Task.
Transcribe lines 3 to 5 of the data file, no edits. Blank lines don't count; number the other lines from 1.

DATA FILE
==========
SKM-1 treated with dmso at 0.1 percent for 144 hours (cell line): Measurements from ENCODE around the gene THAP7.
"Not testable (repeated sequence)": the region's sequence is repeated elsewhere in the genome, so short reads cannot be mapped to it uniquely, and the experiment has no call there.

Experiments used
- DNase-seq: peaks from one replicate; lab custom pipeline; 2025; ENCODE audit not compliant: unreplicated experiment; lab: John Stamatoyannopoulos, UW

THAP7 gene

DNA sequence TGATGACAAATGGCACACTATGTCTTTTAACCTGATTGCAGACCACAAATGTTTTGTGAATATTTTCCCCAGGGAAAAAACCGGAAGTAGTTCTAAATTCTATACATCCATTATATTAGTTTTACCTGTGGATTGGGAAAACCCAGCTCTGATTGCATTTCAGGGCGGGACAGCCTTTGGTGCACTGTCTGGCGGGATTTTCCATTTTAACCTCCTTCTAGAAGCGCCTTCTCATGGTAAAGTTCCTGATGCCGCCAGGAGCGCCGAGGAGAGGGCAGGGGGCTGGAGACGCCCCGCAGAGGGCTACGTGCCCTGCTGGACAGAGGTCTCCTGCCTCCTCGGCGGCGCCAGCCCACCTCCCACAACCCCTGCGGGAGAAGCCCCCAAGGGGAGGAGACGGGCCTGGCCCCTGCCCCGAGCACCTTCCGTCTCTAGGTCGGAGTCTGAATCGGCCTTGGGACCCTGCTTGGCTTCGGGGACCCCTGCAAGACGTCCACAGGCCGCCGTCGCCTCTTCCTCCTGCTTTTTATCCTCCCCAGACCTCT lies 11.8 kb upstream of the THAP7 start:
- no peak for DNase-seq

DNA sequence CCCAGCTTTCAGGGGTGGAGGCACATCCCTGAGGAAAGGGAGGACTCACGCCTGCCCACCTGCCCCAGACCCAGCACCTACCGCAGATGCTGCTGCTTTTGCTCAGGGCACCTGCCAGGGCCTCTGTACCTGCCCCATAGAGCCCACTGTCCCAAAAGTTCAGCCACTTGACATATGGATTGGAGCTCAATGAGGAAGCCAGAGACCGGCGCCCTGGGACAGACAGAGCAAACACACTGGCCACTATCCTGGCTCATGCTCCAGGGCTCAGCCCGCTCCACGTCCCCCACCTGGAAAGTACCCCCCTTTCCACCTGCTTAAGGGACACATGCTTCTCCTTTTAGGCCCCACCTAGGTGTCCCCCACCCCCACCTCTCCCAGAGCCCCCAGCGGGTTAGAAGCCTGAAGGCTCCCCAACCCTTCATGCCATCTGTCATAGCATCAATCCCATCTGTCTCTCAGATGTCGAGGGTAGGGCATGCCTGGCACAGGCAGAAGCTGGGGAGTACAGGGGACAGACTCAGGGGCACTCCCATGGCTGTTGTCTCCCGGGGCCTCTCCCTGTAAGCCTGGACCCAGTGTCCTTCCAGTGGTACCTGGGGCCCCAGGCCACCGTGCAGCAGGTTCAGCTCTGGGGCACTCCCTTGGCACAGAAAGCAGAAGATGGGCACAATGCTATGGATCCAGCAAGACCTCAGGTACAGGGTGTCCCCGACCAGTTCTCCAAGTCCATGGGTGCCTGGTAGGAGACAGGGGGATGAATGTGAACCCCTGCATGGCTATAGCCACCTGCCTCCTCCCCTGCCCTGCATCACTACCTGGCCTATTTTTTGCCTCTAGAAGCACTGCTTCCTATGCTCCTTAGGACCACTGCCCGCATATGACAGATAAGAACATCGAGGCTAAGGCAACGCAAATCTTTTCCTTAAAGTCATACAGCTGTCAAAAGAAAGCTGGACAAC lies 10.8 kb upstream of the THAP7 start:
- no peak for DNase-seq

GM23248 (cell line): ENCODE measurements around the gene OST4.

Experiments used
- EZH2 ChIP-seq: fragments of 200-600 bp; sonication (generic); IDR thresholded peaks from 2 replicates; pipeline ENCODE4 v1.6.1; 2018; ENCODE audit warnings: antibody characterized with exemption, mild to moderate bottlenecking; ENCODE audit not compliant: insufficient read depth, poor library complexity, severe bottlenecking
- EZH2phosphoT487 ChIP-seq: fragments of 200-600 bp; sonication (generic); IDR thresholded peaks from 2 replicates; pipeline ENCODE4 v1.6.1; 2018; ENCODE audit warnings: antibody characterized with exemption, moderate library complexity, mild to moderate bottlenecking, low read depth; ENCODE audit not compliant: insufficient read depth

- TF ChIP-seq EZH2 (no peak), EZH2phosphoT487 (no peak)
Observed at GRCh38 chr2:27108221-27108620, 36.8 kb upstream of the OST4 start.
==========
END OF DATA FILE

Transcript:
Experiments used
- DNase-seq: peaks from one replicate; lab custom pipeline; 2025; ENCODE audit not compliant: unreplicated experiment; lab: John Stamatoyannopoulos, UW

THAP7 gene